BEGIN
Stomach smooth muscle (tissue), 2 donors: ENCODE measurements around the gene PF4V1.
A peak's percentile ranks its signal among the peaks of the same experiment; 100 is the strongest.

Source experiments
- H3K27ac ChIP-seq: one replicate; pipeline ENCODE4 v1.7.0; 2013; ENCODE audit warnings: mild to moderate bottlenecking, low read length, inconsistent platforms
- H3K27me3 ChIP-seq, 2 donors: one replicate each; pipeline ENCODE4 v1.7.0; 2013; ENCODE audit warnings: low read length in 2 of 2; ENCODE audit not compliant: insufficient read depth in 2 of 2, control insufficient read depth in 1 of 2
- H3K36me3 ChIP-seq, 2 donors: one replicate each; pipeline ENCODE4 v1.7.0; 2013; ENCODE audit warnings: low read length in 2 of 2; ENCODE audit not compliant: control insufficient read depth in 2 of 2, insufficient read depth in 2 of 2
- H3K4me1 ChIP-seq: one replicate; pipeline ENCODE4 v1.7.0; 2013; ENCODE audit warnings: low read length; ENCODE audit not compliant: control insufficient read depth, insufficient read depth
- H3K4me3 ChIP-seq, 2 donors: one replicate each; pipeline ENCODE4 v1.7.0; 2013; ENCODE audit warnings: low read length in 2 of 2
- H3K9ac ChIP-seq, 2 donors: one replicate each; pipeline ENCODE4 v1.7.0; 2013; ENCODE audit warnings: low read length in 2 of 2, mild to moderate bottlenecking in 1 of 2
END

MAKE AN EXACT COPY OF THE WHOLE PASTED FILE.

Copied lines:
Stomach smooth muscle (tissue), 2 donors: ENCODE measurements around the gene PF4V1.
A peak's percentile ranks its signal among the peaks of the same experiment; 100 is the strongest.

Source experiments
- H3K27ac ChIP-seq: one replicate; pipeline ENCODE4 v1.7.0; 2013; ENCODE audit warnings: mild to moderate bottlenecking, low read length, inconsistent platforms
- H3K27me3 ChIP-seq, 2 donors: one replicate each; pipeline ENCODE4 v1.7.0; 2013; ENCODE audit warnings: low read length in 2 of 2; ENCODE audit not compliant: insufficient read depth in 2 of 2, control insufficient read depth in 1 of 2
- H3K36me3 ChIP-seq, 2 donors: one replicate each; pipeline ENCODE4 v1.7.0; 2013; ENCODE audit warnings: low read length in 2 of 2; ENCODE audit not compliant: control insufficient read depth in 2 of 2, insufficient read depth in 2 of 2
- H3K4me1 ChIP-seq: one replicate; pipeline ENCODE4 v1.7.0; 2013; ENCODE audit warnings: low read length; ENCODE audit not compliant: control insufficient read depth, insufficient read depth
- H3K4me3 ChIP-seq, 2 donors: one replicate each; pipeline ENCODE4 v1.7.0; 2013; ENCODE audit warnings: low read length in 2 of 2
- H3K9ac ChIP-seq, 2 donors: one replicate each; pipeline ENCODE4 v1.7.0; 2013; ENCODE audit warnings: low read length in 2 of 2, mild to moderate bottlenecking in 1 of 2